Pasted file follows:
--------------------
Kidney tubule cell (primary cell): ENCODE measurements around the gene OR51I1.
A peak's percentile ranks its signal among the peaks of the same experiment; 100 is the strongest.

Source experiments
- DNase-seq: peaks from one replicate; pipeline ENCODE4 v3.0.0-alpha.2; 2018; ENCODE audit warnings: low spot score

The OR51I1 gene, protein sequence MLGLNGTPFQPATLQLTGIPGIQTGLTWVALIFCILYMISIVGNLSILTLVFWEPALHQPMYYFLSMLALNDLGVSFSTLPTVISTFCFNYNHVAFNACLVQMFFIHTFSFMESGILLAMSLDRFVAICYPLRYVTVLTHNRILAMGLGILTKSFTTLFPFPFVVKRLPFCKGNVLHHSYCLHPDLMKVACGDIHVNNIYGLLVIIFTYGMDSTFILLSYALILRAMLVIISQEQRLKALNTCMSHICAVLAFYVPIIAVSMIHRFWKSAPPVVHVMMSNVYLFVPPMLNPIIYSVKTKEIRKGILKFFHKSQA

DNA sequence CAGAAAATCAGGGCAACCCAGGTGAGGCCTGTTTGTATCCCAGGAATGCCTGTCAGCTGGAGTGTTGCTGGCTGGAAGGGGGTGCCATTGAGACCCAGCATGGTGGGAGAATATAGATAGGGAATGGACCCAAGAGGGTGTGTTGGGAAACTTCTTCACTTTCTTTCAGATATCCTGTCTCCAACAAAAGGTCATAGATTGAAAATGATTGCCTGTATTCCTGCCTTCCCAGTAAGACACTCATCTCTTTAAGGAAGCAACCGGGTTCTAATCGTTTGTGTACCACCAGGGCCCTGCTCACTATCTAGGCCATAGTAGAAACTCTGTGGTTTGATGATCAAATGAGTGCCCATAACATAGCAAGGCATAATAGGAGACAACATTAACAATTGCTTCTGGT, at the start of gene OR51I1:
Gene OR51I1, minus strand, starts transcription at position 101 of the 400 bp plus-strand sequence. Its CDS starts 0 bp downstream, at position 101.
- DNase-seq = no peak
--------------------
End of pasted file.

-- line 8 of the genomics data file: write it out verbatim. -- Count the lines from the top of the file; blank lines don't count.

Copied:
- DNase-seq = no peak